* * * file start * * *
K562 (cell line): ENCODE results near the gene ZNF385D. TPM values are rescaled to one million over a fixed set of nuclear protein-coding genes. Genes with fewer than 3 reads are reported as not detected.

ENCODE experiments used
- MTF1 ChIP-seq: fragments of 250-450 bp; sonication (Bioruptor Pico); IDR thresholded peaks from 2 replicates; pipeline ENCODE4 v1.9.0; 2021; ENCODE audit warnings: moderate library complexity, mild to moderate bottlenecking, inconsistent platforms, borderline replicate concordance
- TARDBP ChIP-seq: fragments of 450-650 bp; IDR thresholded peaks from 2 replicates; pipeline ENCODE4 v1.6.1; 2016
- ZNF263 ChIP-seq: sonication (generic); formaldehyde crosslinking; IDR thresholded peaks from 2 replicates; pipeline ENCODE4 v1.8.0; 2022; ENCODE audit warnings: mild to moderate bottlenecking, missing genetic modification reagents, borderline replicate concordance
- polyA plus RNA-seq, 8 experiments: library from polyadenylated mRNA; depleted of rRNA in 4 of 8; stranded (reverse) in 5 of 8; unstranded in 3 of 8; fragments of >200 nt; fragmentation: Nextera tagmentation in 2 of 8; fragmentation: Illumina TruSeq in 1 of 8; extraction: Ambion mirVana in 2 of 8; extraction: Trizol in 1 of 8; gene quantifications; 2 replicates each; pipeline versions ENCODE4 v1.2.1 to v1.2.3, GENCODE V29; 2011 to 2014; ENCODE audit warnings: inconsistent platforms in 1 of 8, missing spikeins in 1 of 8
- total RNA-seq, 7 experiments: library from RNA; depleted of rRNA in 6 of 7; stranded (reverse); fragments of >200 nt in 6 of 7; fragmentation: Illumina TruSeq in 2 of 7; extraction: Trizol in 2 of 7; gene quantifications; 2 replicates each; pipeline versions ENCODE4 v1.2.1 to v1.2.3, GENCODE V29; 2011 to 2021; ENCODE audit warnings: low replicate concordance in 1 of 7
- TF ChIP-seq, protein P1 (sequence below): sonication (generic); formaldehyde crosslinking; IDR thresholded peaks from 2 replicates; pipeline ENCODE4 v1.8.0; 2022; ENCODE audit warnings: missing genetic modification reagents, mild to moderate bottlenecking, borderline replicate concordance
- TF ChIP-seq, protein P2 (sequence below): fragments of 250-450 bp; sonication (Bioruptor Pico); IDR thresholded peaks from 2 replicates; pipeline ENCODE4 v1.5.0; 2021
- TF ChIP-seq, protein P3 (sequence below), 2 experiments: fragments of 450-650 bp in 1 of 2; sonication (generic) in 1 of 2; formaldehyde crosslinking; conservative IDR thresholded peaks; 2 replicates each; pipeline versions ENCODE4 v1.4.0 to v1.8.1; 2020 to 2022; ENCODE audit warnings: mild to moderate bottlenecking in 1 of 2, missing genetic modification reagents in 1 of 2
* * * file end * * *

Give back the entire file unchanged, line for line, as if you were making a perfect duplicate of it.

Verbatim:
K562 (cell line): ENCODE results near the gene ZNF385D. TPM values are rescaled to one million over a fixed set of nuclear protein-coding genes. Genes with fewer than 3 reads are reported as not detected.

ENCODE experiments used
- MTF1 ChIP-seq: fragments of 250-450 bp; sonication (Bioruptor Pico); IDR thresholded peaks from 2 replicates; pipeline ENCODE4 v1.9.0; 2021; ENCODE audit warnings: moderate library complexity, mild to moderate bottlenecking, inconsistent platforms, borderline replicate concordance
- TARDBP ChIP-seq: fragments of 450-650 bp; IDR thresholded peaks from 2 replicates; pipeline ENCODE4 v1.6.1; 2016
- ZNF263 ChIP-seq: sonication (generic); formaldehyde crosslinking; IDR thresholded peaks from 2 replicates; pipeline ENCODE4 v1.8.0; 2022; ENCODE audit warnings: mild to moderate bottlenecking, missing genetic modification reagents, borderline replicate concordance
- polyA plus RNA-seq, 8 experiments: library from polyadenylated mRNA; depleted of rRNA in 4 of 8; stranded (reverse) in 5 of 8; unstranded in 3 of 8; fragments of >200 nt; fragmentation: Nextera tagmentation in 2 of 8; fragmentation: Illumina TruSeq in 1 of 8; extraction: Ambion mirVana in 2 of 8; extraction: Trizol in 1 of 8; gene quantifications; 2 replicates each; pipeline versions ENCODE4 v1.2.1 to v1.2.3, GENCODE V29; 2011 to 2014; ENCODE audit warnings: inconsistent platforms in 1 of 8, missing spikeins in 1 of 8
- total RNA-seq, 7 experiments: library from RNA; depleted of rRNA in 6 of 7; stranded (reverse); fragments of >200 nt in 6 of 7; fragmentation: Illumina TruSeq in 2 of 7; extraction: Trizol in 2 of 7; gene quantifications; 2 replicates each; pipeline versions ENCODE4 v1.2.1 to v1.2.3, GENCODE V29; 2011 to 2021; ENCODE audit warnings: low replicate concordance in 1 of 7
- TF ChIP-seq, protein P1 (sequence below): sonication (generic); formaldehyde crosslinking; IDR thresholded peaks from 2 replicates; pipeline ENCODE4 v1.8.0; 2022; ENCODE audit warnings: missing genetic modification reagents, mild to moderate bottlenecking, borderline replicate concordance
- TF ChIP-seq, protein P2 (sequence below): fragments of 250-450 bp; sonication (Bioruptor Pico); IDR thresholded peaks from 2 replicates; pipeline ENCODE4 v1.5.0; 2021
- TF ChIP-seq, protein P3 (sequence below), 2 experiments: fragments of 450-650 bp in 1 of 2; sonication (generic) in 1 of 2; formaldehyde crosslinking; conservative IDR thresholded peaks; 2 replicates each; pipeline versions ENCODE4 v1.4.0 to v1.8.1; 2020 to 2022; ENCODE audit warnings: mild to moderate bottlenecking in 1 of 2, missing genetic modification reagents in 1 of 2